Lower Back Trauma
We would all like to thank Dr. Richard C. Schafer, DC, PhD, FICC for his lifetime commitment to the profession. In the future we will continue to add materials from RC’s copyrighted books for your use.
This is Chapter 12 from RC’s best-selling book:
“Chiropractic Posttraumatic Rehabilitation”
These materials are provided as a service to our profession. There is no charge for individuals to copy and file these materials. However, they cannot be sold or used in any group or commercial venture without written permission from ACAPress.
CHAPTER 12: LOWER BACK TRAUMA
Although it is easier to teach anatomy by dividing the body into arbitrary parts, a misinterpretation can be created. For instance, we find clinically that the lumbar spine, sacrum, ilia, pubic bones, and hips work as a functional unit. Any disorder of one part immediately affects the function of the others.
A wide assortment of muscle, tendon, ligament, bone, nerve, and vascular injuries in this area is witnessed during posttrauma care. As with other areas of the body, the first step in the examination process is knowing the mechanism of injury if possible. Evaluation can be rapid and accurate with this knowledge.
Low-back disability rapidly demotivates productivity and athletic participation. The mechanism of injury is usually intrinsic rather than extrinsic. The cause can often be through overbending, a heavy steady lift, or a sudden release —all which primarily involve the muscles. IVD disorders are more often, but not exclusively, attributed to extrinsic blows and intrinsic wrenches. An accurate and complete history is invariably necessary to offer the best management and counsel.
A player injured on the field or a worker injured in the shop should never be moved until emergency assessment is completed. Once severe injury has been eliminated, transfer to a back board can be made and further evaluation conducted at an aid station.
Neurologic assessment should be made as soon as possible. Tonus (flaccidity, rigidity, spasticity) by passive movements is determined. Voluntary power of each suspected group of muscles against resistance is tested and the force compared bilaterally. Cremasteric (L1—L2), patellar (L2—L4), gluteal (L4—S1), suprapatellar, Achilles (L5—S2), plantar (S1—S2), and anal (S5—Cx1) reflexes are evaluated. Patellar and ankle clonus are noted. Coordination and sensation by gait, heel-to-knee and foot-to-buttock tests, and Romberg’s station test are checked.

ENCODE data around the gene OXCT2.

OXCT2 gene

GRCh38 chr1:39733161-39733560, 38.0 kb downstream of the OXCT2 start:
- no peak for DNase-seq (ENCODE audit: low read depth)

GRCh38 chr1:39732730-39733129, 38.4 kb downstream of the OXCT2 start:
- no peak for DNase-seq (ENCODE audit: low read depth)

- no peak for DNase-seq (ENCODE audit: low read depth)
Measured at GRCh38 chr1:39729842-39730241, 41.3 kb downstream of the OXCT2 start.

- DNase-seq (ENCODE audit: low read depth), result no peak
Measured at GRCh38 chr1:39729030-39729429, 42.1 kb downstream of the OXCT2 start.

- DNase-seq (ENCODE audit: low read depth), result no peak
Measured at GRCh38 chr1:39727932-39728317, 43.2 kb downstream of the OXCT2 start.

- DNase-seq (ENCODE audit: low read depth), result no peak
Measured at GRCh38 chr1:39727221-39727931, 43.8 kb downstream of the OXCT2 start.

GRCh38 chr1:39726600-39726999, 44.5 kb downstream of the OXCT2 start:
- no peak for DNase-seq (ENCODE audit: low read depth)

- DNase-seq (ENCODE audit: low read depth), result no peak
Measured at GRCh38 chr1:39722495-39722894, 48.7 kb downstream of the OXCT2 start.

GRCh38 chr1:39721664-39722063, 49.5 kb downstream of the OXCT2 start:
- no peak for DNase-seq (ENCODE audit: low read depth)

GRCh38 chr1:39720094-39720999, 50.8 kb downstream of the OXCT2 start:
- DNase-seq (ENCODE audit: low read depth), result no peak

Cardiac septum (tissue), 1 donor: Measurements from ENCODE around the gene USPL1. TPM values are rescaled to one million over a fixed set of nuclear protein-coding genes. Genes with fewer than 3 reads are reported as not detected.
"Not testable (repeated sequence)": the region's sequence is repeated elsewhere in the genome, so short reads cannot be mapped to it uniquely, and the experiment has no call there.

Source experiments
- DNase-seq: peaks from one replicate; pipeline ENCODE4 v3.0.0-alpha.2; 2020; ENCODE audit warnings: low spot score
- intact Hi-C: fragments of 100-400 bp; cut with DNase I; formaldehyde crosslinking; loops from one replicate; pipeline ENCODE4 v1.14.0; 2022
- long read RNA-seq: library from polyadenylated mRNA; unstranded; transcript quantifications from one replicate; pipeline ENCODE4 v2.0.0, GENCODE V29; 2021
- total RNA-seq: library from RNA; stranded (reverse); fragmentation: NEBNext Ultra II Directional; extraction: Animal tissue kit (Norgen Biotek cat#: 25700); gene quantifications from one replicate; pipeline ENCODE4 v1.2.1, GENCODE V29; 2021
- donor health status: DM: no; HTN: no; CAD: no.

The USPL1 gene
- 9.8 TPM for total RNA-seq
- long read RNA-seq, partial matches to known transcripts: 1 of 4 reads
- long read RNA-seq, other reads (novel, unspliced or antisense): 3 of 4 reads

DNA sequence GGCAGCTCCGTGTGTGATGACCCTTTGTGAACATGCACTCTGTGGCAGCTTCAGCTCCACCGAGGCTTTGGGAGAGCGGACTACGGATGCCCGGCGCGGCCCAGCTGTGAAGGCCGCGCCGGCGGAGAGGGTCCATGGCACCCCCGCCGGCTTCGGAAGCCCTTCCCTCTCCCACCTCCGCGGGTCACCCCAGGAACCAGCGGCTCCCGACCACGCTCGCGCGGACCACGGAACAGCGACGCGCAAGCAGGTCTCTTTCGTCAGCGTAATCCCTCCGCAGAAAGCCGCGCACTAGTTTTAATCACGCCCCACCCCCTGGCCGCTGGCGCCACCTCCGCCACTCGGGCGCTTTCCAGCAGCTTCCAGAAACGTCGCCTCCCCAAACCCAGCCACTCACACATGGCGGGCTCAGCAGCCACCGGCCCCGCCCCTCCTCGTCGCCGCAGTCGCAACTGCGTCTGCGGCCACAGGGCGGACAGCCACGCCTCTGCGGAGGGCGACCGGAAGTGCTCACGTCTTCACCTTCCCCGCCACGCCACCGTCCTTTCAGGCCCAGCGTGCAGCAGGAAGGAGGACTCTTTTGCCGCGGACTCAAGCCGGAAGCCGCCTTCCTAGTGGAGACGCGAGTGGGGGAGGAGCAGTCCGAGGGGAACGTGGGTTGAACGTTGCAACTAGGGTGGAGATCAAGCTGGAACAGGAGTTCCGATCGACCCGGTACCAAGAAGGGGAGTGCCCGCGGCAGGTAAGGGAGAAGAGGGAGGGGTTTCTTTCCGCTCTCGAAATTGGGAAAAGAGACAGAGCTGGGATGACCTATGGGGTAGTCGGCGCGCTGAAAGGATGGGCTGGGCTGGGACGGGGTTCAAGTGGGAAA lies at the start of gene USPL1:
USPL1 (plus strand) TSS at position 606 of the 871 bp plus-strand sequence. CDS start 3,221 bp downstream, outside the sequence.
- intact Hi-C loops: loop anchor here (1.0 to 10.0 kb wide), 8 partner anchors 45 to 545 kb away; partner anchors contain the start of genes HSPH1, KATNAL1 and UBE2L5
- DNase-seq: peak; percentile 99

Tenderness is frequently found at the apices of spinal curves and not infrequently where one curve merges with another. Tenderness about spinous or transverse processes is usually of low intensity and suggests articular stress. Tenderness noted at the points of nerve exit from the spine and continuing in the pathway of the peripheral division of the nerves is a valuable aid in spinal analysis pointing to a foraminal lesion. However, the lack of tenderness is not a clear indication of lack of spinal dysfunction. Tenderness is a subjective symptom influenced by many individual structural, functional, and psychologic factors that can make it an unreliable sign. An area for clues sometimes overlooked is the presence and symmetry of lower-extremity pulses.
LUMBAR SUBLUXATION SYNDROMES
Functional revolts associated with subluxation syndromes can manifest as abnormalities in sensory interpretations and/or motor activities. These disturbances may be through one of two primary mechanisms: direct nerve disorders or of a reflex nature.
Nerve Root Insults
When direct nerve root involvement occurs on the posterior root of a specific neuromere, it expresses as an increase or decrease in awareness over the dermatome; ie, the superficial skin area supplied by the segment. Typical examples include foraminal occlusion or irritating factors exhibited clinically as hyperesthesia, particularly on the:
(1) anterolateral aspects of the leg, medial foot, and great toe, when involvement occurs between L4 and L5 and
(2) posterolateral aspect of the lower leg and lateral foot and toes when involvement occurs between L5 and S1.
In other instances, nerve root involvement may cause hypertonicity and the sensation of deep pain in the muscles supplied by the neuromere. For example, L4 and L5 involvement, with deep pain or cramping sensations in the buttock, posterior thigh and calf, or anterior tibial muscles. In addition, direct pressure over the nerve root or its distribution may be particularly painful.
|Review the complete Chapter (including sketches and Tables) at the ACAPress website|